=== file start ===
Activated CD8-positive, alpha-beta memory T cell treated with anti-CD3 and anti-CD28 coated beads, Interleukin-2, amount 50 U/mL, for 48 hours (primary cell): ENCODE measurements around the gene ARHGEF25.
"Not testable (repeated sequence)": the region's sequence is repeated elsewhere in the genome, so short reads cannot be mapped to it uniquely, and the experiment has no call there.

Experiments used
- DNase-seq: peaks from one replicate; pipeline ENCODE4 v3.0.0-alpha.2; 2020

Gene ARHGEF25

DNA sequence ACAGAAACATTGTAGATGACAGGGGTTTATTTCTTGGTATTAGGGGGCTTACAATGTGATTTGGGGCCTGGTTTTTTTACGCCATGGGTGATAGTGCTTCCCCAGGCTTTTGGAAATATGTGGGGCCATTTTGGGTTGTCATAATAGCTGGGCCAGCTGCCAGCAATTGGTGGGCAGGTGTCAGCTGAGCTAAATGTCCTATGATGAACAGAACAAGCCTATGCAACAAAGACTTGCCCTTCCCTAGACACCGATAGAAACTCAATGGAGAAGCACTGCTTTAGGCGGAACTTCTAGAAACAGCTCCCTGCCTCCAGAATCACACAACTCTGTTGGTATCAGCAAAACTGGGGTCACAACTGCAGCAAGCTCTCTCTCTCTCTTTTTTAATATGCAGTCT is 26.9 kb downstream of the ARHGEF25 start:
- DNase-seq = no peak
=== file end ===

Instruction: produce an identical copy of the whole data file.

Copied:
Activated CD8-positive, alpha-beta memory T cell treated with anti-CD3 and anti-CD28 coated beads, Interleukin-2, amount 50 U/mL, for 48 hours (primary cell): ENCODE measurements around the gene ARHGEF25.
"Not testable (repeated sequence)": the region's sequence is repeated elsewhere in the genome, so short reads cannot be mapped to it uniquely, and the experiment has no call there.

Experiments used
- DNase-seq: peaks from one replicate; pipeline ENCODE4 v3.0.0-alpha.2; 2020

Gene ARHGEF25

DNA sequence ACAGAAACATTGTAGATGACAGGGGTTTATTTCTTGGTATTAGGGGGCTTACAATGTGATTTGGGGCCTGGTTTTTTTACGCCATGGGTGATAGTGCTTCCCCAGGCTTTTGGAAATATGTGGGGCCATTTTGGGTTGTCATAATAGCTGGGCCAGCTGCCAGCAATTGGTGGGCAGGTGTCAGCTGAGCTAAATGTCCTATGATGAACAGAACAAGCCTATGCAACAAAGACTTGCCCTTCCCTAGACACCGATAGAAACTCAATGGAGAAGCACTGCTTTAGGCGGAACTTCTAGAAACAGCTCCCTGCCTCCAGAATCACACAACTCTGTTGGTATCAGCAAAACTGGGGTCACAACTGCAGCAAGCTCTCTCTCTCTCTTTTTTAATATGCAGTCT is 26.9 kb downstream of the ARHGEF25 start:
- DNase-seq = no peak